Forcing through the doldrums is like forcing a fart – you feel so much better afterwards.

4 1/2 cups of flour.
2 1/2 teaspoons of yeast.
1 bottle Honey Wheat Blue Moon ale.
1/4 cup sugar.
1/2 teaspoon salt.
1 jar strawberry jelly borrowed from my great grandma.

Friendships run cheap these days.

I had never seen her outside of a lab coat – I didn’t even know she had 12 different flavors of coffee next to her Keurig until I sat at her kitchen table, perusing her countertop as I pretended not to notice her precarious limp. She could only offer me a glass of water; anything heavier and I’d have to get it myself.

The cuckoo clock (that’s an odd, certainly personal touch) clanged against the lipstick red wall – despite the aforementioned atrocity, she seemed to have strong decorative taste. Until I saw all the flamingo memorabilia on her back porch
in Margaritaville just a few steps out the back.

Perhaps I judged too soon.

She said she would return to work in three weeks.  Although I believed her, I should’ve doubted it when I remembered that she was 52 and scheduled for a hip surgery with two major complications.  Nine weeks later, I feel bad for not having visited sooner.

Until she lets it slip that no one else has come to visit her either.

I arrive at 3:57 pm. I’m late, but after discovering that I am the Christopher Columbus of visitors, I shrug it off. She hugs me 4 times in the course of an hour.  I didn’t get back in my car until 6:31 pm.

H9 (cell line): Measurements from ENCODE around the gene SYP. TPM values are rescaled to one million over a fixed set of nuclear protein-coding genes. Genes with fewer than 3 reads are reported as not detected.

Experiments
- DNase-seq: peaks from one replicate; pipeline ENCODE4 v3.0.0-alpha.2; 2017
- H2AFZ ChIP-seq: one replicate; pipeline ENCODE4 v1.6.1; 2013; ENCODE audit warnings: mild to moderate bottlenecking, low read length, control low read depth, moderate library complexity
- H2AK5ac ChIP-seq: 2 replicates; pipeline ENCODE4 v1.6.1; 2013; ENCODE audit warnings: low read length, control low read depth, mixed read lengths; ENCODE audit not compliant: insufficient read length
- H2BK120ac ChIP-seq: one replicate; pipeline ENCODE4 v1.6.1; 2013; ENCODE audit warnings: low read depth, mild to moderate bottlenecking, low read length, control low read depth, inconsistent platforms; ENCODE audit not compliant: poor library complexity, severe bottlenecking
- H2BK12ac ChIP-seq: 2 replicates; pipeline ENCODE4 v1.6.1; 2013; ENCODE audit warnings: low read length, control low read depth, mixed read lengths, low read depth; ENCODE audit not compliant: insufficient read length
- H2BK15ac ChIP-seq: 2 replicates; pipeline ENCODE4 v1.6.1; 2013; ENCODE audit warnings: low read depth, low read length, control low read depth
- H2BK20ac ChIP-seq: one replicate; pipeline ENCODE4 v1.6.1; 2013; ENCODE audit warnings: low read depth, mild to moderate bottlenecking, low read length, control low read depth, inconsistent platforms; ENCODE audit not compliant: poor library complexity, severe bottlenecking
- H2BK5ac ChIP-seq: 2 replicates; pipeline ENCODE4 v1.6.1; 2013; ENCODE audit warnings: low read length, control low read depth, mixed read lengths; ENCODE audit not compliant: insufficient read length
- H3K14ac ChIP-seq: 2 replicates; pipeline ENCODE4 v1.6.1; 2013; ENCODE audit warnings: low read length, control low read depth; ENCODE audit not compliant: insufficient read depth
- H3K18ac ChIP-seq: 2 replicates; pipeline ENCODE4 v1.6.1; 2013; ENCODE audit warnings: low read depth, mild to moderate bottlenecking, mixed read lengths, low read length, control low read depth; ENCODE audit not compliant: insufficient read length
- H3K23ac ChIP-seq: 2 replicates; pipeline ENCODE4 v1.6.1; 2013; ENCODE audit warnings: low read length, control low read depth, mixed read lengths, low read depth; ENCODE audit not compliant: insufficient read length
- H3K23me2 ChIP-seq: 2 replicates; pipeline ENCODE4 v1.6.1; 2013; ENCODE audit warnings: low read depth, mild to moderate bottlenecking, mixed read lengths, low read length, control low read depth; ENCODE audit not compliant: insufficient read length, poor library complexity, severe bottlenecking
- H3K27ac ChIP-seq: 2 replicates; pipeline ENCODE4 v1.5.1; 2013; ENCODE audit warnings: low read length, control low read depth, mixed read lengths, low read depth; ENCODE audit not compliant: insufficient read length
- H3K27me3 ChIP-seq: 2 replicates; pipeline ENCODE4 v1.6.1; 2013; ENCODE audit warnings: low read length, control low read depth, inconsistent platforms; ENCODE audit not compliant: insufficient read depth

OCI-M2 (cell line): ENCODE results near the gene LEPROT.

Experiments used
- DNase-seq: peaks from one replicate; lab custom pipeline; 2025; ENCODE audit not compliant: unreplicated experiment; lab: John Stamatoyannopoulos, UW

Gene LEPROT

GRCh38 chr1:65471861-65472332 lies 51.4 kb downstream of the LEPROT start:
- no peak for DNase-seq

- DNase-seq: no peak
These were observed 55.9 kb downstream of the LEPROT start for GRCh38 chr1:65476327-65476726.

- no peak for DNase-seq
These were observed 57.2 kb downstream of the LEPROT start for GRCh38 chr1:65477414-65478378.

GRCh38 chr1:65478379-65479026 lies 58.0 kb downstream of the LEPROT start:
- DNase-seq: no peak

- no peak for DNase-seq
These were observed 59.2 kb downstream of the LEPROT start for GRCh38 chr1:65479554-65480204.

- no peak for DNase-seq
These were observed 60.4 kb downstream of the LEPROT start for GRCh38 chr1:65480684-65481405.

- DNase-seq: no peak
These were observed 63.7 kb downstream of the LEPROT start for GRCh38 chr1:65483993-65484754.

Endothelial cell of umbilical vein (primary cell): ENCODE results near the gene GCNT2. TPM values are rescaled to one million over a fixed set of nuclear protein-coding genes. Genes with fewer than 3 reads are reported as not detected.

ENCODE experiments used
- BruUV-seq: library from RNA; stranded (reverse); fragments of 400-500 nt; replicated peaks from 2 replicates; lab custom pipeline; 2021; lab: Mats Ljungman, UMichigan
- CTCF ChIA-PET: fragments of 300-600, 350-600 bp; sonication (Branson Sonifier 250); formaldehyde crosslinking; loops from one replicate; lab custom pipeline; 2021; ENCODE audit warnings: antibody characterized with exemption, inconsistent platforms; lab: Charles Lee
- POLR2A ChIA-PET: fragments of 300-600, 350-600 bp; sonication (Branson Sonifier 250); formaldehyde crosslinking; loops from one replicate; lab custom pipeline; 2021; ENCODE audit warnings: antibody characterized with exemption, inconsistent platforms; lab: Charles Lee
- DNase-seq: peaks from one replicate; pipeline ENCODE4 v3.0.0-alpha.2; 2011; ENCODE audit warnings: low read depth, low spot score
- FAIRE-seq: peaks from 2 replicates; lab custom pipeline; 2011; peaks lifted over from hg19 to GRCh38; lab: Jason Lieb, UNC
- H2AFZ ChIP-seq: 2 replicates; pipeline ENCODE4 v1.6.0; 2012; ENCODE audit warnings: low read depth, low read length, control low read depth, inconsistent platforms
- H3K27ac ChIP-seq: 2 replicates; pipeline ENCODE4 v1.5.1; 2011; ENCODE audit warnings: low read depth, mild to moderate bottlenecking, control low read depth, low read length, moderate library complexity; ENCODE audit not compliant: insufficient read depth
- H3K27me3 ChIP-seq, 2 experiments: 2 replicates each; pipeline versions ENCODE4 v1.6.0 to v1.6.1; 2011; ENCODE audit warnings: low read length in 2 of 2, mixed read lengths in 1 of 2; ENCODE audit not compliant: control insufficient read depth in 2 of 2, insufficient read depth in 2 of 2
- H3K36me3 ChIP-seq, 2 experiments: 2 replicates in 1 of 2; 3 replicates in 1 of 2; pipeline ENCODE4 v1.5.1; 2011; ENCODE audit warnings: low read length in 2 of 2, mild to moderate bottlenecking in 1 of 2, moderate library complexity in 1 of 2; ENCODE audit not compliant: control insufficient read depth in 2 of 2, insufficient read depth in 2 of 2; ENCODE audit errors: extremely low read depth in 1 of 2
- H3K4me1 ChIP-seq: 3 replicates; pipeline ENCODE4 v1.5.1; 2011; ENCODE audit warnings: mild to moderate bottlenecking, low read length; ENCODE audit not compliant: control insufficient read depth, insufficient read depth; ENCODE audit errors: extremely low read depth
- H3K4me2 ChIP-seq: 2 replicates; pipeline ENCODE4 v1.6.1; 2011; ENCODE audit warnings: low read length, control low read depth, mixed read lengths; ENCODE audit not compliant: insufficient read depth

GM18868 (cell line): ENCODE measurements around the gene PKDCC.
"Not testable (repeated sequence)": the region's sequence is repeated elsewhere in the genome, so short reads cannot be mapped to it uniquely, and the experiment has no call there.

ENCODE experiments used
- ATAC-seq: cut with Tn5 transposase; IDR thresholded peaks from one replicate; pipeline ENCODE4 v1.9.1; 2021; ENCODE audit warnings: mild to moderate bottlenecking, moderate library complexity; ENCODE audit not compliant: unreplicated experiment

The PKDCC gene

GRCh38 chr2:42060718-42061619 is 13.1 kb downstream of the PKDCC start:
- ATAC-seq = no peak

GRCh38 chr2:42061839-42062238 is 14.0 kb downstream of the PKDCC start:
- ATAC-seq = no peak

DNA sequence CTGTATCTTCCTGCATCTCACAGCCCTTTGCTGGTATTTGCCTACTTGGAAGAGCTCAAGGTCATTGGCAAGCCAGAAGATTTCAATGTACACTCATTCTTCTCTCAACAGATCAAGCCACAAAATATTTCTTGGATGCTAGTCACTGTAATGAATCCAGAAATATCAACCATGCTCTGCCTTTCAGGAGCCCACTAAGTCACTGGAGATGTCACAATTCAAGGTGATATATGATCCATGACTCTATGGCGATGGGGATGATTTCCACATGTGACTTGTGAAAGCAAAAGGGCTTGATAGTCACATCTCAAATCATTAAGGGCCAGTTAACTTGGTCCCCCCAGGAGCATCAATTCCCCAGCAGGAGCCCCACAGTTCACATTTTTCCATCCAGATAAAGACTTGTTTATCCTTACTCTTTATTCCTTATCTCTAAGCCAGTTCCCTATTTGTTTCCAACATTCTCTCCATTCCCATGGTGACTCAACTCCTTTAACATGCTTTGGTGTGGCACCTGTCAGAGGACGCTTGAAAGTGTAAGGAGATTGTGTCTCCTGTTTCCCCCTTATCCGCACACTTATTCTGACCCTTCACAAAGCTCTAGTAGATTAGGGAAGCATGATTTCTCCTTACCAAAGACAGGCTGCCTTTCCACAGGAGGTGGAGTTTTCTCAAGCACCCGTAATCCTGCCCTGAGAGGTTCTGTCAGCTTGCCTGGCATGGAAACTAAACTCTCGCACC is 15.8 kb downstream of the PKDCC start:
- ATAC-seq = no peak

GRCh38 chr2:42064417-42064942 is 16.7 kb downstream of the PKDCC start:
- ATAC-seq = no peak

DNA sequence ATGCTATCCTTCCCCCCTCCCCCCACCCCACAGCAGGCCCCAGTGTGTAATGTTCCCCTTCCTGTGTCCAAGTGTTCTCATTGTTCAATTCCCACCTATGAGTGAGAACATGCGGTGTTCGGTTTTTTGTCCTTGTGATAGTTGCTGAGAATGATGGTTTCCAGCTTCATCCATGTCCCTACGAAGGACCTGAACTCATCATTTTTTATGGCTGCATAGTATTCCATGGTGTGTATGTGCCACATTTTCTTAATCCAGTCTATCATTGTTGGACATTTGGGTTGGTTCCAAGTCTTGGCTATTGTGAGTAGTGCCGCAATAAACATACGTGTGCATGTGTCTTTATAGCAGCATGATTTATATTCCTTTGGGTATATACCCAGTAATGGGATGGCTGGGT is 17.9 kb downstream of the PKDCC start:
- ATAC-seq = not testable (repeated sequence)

I remember chatting the whole time, but I can’t really pinpoint any specific topics: her dog, Pixie, was shedding a lot. Her husband was a Colts fan and – as predicted – they had done so poorly this year that he didn’t even get any satisfaction yelling at the TV, but rather sat dejectedly on the couch wishing the game would end.  Physical therapy was going as well as expected (and by that, it wasn’t progressing at all. Not even in a tango style with 2 steps forwards and 1 back.) The weather was nice, but the air smelled of fall and the leaves were whispering that they would turn soon.

I didn’t think it was very much effort on my part.

But she texted everyone in the department on Monday to send them a picture of her breakfast: homemade toast with strawberry jelly.

Her husband had 3 pieces.

I got two friends for the price of one.

 

 

 

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No one ever told me that emptiness weighs the most.

Over 99% of this universe is dark matter.

I’ve heard it said that one can only know happiness after they’ve known sadness.

I’m sitting underneath a blanket that weighs 25 pounds because I’ve also heard it said that these types of blankets can help with depression since it feels like a hug – and hugs release oxytocin.

I don’t know the side-effects of an overdose on this kind of oxy, but I think I could use it right about now. And so could most of my friends. And also the sky, based on the number of days in a row that it has thrown it’s thunderstorm tantrums.

I just started a new government-regulated job and they are teaching me to write the letters “MT” on empty vials that will be cleaned and recycled.

I’ve found it incredibly ironic. And useful.

Absentmindedly, I’ve been scribbling those letters on everything: the spaghetti sauce spattering from my lasagna, the soap suds in the shower, the lipstick smeared across my lips that echo those same letters.